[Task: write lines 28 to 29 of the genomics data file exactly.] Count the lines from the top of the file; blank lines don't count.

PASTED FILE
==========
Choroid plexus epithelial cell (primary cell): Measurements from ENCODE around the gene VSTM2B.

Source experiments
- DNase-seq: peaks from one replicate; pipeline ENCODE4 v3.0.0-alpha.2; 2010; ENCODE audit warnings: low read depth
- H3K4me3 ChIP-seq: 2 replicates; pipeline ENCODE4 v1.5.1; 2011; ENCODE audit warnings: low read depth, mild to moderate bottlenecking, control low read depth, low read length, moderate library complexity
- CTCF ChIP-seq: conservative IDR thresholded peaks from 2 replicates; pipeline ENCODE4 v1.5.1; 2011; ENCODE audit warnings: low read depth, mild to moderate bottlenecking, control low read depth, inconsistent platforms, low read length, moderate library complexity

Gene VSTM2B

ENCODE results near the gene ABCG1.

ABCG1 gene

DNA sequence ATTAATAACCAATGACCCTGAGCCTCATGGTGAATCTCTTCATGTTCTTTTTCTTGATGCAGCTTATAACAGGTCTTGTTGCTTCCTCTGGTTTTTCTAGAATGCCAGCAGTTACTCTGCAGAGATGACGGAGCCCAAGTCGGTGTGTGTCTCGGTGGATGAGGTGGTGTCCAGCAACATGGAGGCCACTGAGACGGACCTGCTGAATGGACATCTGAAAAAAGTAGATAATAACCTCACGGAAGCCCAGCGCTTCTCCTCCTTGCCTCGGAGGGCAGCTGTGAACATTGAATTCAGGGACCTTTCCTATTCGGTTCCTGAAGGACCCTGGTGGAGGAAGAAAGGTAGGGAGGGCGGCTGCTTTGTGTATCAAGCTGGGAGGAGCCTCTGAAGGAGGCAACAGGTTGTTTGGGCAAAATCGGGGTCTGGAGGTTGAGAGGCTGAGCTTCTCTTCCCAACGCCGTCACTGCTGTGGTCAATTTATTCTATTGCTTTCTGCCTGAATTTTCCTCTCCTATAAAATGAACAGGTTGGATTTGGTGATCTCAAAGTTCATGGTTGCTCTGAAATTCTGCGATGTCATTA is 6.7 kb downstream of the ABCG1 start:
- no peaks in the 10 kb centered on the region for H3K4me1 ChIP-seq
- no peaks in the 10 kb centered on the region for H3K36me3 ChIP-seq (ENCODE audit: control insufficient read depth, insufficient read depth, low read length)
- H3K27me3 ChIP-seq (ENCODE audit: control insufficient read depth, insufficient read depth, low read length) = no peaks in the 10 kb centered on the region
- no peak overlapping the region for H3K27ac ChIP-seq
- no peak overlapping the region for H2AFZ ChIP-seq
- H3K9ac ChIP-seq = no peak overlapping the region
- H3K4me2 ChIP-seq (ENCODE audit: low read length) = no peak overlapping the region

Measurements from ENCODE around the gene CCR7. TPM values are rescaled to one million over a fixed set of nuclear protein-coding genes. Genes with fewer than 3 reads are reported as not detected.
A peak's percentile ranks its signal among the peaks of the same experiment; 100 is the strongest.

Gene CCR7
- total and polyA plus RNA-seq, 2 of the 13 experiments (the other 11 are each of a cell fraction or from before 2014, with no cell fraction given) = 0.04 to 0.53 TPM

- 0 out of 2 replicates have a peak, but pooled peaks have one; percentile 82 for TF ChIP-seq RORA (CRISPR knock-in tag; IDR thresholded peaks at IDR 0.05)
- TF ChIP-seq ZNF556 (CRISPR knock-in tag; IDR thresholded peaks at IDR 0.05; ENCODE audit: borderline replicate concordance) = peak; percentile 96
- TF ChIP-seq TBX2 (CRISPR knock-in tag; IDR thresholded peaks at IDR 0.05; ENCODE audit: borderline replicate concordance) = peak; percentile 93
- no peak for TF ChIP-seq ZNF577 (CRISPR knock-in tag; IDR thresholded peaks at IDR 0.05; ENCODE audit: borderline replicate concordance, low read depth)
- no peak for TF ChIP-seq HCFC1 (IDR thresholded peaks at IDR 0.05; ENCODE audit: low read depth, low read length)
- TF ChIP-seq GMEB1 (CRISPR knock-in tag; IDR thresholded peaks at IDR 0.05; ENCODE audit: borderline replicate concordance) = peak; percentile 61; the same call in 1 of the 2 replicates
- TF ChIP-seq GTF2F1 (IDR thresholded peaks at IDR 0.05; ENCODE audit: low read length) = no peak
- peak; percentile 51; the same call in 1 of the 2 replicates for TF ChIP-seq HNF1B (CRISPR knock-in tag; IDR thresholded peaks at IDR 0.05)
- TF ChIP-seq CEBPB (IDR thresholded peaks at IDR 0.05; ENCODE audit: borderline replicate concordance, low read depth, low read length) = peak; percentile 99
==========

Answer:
- peak; percentile 51; the same call in 1 of the 2 replicates for TF ChIP-seq HNF1B (CRISPR knock-in tag; IDR thresholded peaks at IDR 0.05)
- TF ChIP-seq CEBPB (IDR thresholded peaks at IDR 0.05; ENCODE audit: borderline replicate concordance, low read depth, low read length) = peak; percentile 99